Ultimately, their moral thresholds extend until they become ‘liberated’ as rule-breaking outsiders who are also caged by their secrets. Like most addicts, the protagonist comes to be defined not so much by who they are, but what they’ve gotten away with. If there is a repeated ‘myth’ in contemporary television, it’s concerned with the freedoms and pleasures of moral exile, and what people do when no one is watching. Ironically, what most people are doing when no one is watching is watching TV.
Whatever psychic spells it might cast, television has also been, at least for the past decade, the most powerful delivery system in pop culture for depictions of feminine subversion, for richer, deeper and more complex portraits of women. It has been a haven for female characters who tend to fall into the margins of cinema and popular music: the contradictory, the relentless, the unfaithful, the greedy, the unlikable, the unfuckable, and, as is the case with Villanelle, the irredeemable.
It is as if the exiled aspects of the feminine, combed out of one-dimensional portraits and roles in movies and literature, were smuggled into a baggier, more elastic medium that could accommodate maximum nuance and empathy, one that usually ‘lives’ in the centre of the domestic sphere. Like all over-constricted life energies, the feminine shadow has grown in the dark and erupted in the place where its powers were once confined: the home.
Killing Eve combines the thrills of the wish/prohibition formula with extremes of feminine subversion: women acting out what they really want and what they’re really capable of. Villanelle and Eve give us two sides of the same coin, an id unchecked and semi-checked, respectively. Their dynamism is derived more from enantiodromia than either character’s will toward autonomy. One gradually becomes a little more like the other, but as a duo they remain static.
The completion of their tortured, exhausting, compulsive pull into each other remains elusive, as it must, because full assimilation would provide resolution. It would mean an end. The apotheosis of each demands a flattening, of Eve’s humanity and Villanelle’s incorrigible ‘bigness,’ the very elements that make them so watchable. That would be the myth: the path of integration, of endings and lessons extracted and lived — and it would likely make for terrible television.
A mythologist might say that we forsook the myth for television and movies. We chose catharsis over wisdom, the timeless for the relevant. But what if Killing Eve were a myth? What would it be telling us, orienting us toward? What are its archetypes emanating?
In the last episode of season 3, Villanelle and Eve meet on London Bridge. “Help me make it stop,” pleads Eve, and Villanelle positions them back to back.
“Now we walk and never look back,” Villanelle tells her. “Don’t turn. Just walk.”
For those expected to be tirelessly relational, to perform for a culture its emotional and moral labor as benign givers and good girls, the most taboo fantasy is one of indifference, the ‘no fucks given’ dream of emotional autonomy. Take away the sociopathy, the killing, the narcissism of Villanelle and strip her down to that singular power: indifference, and the sovereignty and playfulness it engenders. There is our aspirational archetype.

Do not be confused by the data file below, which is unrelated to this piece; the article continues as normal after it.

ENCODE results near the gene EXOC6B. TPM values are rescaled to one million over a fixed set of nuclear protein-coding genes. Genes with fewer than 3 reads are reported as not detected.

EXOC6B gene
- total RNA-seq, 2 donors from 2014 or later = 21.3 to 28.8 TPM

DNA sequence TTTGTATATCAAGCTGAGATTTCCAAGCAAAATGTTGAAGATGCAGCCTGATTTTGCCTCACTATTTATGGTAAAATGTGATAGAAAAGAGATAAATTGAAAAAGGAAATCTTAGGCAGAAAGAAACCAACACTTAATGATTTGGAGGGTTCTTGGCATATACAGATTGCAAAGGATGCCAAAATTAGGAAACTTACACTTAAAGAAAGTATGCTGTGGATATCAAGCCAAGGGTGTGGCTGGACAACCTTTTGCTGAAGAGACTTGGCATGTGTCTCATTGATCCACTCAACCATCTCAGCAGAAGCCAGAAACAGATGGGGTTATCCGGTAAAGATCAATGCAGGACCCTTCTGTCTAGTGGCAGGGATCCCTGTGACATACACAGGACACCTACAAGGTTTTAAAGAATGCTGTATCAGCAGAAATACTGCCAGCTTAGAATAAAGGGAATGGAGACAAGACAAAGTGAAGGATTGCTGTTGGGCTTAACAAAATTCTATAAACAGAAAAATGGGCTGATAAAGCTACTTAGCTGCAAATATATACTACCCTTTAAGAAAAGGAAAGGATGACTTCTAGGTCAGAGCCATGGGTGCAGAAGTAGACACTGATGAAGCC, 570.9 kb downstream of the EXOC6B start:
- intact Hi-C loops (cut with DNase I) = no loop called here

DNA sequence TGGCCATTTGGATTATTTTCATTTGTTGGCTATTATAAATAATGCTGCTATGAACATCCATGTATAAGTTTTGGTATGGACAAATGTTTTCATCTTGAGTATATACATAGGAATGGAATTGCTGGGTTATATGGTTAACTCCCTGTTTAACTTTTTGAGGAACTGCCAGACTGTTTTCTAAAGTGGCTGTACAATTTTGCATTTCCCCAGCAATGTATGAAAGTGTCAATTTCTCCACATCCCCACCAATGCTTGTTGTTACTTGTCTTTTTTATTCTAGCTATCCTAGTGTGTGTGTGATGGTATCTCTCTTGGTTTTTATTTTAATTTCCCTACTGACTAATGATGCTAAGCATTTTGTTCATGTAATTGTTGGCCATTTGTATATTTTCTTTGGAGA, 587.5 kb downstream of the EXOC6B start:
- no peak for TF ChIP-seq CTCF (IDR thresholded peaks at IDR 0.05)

Eve is our heroine, the everywoman — us — longing to express the full range of her powers, her light and dark, to cast off confining roles and live without apology, to stop concealing her urgent desire for power and passion, to shed her need to live safely and be good, and to know what she wants precisely, and go after it as Villanelle would, with the remorseless efficiency of a great white shark.
In her way are a lot of bad sweaters and cheap merlot, are self-doubt and guilt and ambivalence, obligation, memory and habit, the psychic debris of childhood and trauma, are all her self-abandoning obsessions and projections; there is the terrible inertia, the tug and traction of the past, of who she once was, and who she thinks herself to be.
But what if she could?
What if she could traverse the bridge, going god knows where, but commit to it and keep walking? What if you could just…pivot? Simply let go and go forward, pocket the lesson and leave the rest behind?
What if, like a great heroine, you could shed one skin and adopt another? What if a deeper, more spontaneous self could emerge moment to moment, unconfined by the past, each whole-hearted, each immersed, invested — but free?
“Don’t turn. Just walk.”
That is the pith of all dreams of reinvention. We don’t thrill to the actual change, but the fantasy of its simplicity.
In the myth, Inanna will make the change. She will leave hell and never look back. This is television; of course Villanelle and Eve must turn and look. With that twin gaze of helpless fascination and familiar longing, the series manages to end in both an old-fashioned duel where both parties lose, and a cliff hanger that promises — and leaves us wanting — more.
1. Armstrong, Karen, A Short History of Myth, 2005
2. Brinton-Perera, Sylivia: Descent to the Goddess, 1981
3. Brooks, Douglas, Durga Lecture Series
4. Bentley, Toni, The Surrender, 2004
5. Campbell, Joseph, Pathways to Bliss, 2004
6. Eliade, Mircea, The Sacred and the Profane, 1957
7. Hannan, Hollie Jeanne, Initiation Through Trauma, 2005
8. Hill, Gareth, Masculine and Feminine, 1992
9. Malcolm, Janet, Forty-One False Starts, 2013
10. Mander, Jerry, Four Arguments for the Elimination of Television, 1978
11. Wolkstein, Diane and Kramer, Samuel, Inanna Queen of Heaven and Earth, 1983